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  • Blanchard Springs Caverns Blanchard Springs Caverns Mountain View, Arkansas
    Blanchard Springs Caverns belong to part of a cave system that can be found in the Ozark National Forest in Stone County, Arkansas. This is a three level cave system that has two caves open for guided tours; the Dripstone Trail and the Discovery Trail, with a wild cave tour available for those that are more accustomed to spelunking. The Dripstone goes through an underground fantasy in the top level of the caverns and the Discovery goes through the second level that was opened in 1977. This trail runs through the middle of the cave, with the wild cave tour going into parts that aren't developed and suited to those that are more adventurous. The temperature stays at 58 degrees F and may require a light jacket. The limestone rock that has formed all this was the bottom of an ancient sea that was above it all over 350 million years ago. Blanchard is called a living cave, since it continues to grow and develop, the care of it by the visitors and the National Forest Service. Living caves are those in which the slow metamorphosis of the minerals that were left here by the seepage and dripping water that came down from above from the seasonal rains. The cave had been discovered long before the 1930s, when locals tried to explore the caverns, but the first systematic search started in 1955 and continued for another five years. During that first exploration, these men found a 1000 year old Native American skeleton with a fractured skull, fractured ribs and fractured leg. How it came to be here isn't known, although from the fractures, it would seem that some adversary had done this person some serious damage, and he had escaped further damage or death by crawling into the caverns. The caves were opened for public viewing in 1973, after the owners had had the Dripstone Trail developed. The caverns got their name from the source of water to the cave, the Blanchard Springs. There are many unique and unusual formations found in the caves, one being the Giant column that stands over 65 feet in the Cathedral Room on the Dripstone Trail. It is the stalactites that come down from the ceilings and stalagmites that rise up from the floor, and when they meet, they form huge columns that are full of sparkling colors from the moisture and minerals that are found in the limestone. The Ghost Room, on the Discovery Trail, is a massive crystalline flowstone that is gorgeous as it sits on the floor of the cavern; but this trail is open only in the sumHelicites in Blanchard Springs Caverns, Arkansasmers, so plan on coming then to see both trails and all their beauty. On the Discovery Trail, you will come across some magnificent rimstone dams, some crusted wall like formations that form by streams and continue to build up, trapping water and whatever has grown in it to become part of the ecosystem. On your journey through the Dripstone Trail, you will come upon small delicate beautiful helicites, that are twisted or curled, spiral speleothems that will certainly mystify you and amaze you at the same time. The state seems to have many underground waters that grind their way through the caves and caverns, hollowing them out like a drill going through wood; forming all kinds of shapes, crevices and meanderings because of various materials that would cause it to reroute itself.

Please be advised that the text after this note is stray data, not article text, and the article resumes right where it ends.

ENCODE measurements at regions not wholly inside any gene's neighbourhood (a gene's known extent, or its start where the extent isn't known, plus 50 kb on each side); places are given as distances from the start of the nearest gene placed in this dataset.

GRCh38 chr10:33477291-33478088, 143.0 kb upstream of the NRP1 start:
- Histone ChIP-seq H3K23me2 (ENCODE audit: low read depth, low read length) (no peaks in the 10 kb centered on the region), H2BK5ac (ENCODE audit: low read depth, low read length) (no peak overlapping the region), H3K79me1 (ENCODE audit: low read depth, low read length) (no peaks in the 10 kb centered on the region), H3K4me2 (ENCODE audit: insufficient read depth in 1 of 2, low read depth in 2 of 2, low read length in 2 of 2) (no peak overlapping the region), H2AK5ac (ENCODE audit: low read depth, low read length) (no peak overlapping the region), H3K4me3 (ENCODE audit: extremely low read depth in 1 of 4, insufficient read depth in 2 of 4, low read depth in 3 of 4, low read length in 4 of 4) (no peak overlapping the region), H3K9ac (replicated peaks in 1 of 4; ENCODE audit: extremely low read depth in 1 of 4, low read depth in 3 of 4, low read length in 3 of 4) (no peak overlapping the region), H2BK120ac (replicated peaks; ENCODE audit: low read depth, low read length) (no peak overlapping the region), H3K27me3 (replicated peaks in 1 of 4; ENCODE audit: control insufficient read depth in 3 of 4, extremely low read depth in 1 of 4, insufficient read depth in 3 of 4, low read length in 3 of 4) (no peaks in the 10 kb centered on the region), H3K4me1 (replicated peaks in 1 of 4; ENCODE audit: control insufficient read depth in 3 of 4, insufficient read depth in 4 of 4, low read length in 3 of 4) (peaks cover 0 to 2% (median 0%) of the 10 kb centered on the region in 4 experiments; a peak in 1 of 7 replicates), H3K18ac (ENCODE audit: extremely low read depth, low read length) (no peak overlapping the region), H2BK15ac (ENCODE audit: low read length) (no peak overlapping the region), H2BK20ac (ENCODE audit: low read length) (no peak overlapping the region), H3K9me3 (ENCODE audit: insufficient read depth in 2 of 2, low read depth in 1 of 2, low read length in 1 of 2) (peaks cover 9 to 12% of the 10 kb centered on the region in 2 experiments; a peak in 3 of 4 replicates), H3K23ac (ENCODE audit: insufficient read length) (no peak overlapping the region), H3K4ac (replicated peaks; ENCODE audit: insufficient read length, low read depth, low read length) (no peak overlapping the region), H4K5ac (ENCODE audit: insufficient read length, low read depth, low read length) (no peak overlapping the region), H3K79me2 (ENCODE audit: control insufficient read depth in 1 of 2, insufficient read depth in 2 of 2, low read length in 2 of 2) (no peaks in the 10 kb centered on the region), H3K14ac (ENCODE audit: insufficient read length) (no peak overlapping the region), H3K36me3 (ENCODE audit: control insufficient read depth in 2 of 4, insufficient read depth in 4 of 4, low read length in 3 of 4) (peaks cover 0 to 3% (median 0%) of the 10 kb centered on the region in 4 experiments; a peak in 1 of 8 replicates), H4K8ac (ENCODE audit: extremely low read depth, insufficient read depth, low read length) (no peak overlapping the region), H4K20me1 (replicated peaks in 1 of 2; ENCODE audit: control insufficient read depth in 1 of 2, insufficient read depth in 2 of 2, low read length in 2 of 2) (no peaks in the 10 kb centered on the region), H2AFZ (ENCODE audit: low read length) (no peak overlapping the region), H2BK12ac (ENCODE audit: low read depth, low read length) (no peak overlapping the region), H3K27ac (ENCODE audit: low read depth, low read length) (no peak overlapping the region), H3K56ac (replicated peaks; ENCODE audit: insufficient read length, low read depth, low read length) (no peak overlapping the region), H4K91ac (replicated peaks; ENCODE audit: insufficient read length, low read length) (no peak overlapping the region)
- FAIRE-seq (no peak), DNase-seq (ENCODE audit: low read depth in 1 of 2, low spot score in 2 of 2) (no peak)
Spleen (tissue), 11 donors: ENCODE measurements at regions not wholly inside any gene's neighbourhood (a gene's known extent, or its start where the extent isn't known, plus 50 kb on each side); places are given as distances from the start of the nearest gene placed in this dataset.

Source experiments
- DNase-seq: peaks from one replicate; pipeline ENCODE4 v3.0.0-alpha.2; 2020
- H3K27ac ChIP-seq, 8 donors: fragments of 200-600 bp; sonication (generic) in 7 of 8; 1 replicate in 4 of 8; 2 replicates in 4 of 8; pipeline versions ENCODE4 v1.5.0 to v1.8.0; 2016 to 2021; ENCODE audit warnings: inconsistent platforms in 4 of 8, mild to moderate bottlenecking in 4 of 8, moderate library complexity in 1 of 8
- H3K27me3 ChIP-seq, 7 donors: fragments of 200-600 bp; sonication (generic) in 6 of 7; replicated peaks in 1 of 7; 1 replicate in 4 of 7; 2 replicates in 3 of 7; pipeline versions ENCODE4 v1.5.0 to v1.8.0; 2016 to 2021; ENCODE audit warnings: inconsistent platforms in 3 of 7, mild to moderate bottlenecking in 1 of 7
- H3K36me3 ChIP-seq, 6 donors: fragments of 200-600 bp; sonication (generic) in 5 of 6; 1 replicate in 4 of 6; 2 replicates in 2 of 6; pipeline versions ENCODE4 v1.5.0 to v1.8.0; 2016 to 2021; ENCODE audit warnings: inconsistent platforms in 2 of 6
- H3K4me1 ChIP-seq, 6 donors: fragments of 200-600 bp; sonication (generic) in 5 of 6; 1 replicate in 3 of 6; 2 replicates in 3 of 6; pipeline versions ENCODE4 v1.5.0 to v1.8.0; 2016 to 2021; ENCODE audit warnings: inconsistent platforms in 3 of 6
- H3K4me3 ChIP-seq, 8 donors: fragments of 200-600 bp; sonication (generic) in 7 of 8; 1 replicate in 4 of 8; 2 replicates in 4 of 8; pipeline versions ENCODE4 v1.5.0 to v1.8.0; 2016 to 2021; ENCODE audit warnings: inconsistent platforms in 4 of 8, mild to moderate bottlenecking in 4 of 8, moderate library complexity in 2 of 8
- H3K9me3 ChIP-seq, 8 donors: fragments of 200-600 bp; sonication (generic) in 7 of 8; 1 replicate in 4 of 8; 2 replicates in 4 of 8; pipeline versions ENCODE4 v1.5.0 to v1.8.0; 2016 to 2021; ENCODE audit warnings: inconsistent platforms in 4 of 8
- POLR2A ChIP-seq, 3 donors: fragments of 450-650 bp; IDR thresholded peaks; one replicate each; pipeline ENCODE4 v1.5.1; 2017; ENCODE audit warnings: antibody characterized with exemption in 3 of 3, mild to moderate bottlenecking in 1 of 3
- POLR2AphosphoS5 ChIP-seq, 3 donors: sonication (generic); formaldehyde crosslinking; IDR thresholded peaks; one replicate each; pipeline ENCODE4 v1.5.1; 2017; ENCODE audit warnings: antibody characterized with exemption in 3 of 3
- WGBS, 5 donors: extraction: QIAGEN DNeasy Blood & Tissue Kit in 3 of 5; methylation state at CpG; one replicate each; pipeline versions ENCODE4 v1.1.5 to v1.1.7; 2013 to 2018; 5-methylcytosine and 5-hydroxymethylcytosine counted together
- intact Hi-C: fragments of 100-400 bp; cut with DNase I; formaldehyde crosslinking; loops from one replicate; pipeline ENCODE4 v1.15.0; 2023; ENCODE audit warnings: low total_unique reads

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  • Central High SchoolElizabeth Bickford entering Central High, Little Rock, Arkansas 1957
    The Little Rock Central High School in Little Rock, Arkansas exploded onto the small black and white television screens that were used in this nation in 1957. It was at this school, that the U.S. government, with help from the 101st Airborne, made sure that 9 African-American students could enter the school and not be murdered. It became one of the most important events in the American Civil Rights Movement and continued on into the next decade, before it was changed in the Civil Rights Act of 1964, signed by Lyndon B. Johnson. It was called the Little Rock Integration Crisis of 1957, a few years after the Supreme Court had ruled that integration of public schools was for every school in this nation. There was a showdown that continued to evolve, the first one between President Dwight D. Eisenhower and Governor Orval Faubus, and had the world looking and listening to what the results would be. On September 23, 1957, these brave nine young teenagers faced an angry belligerent mob of 1000 southerners that were NOT going to let these African-Americans go to school with their lily white kids. We all know now that color doesn't rub off, like many of them thought. The kids made it into the school, but had to be taken out before the end of the day by the Little Rock police; and the next day, Dwight had the 327th Airborne Battle Group of the 101st escort the kids back into the school and dared anyone to do or say otherwise. This 1200 man unit from Fort Campbell, Kentucky and the 10,000 man Arkansas National Guard was federalized so that the governor wouldn't be able to order them into the fracas. Melba Pattilo Beals, who was one of the nine, recalled in her book that "after three full days inside Central (high school), I know that integration is a much bigger word than I thought. It was also to a 10 year old boy sitting in Fort Devens, Massachusetts wondering why?

January 11, 2011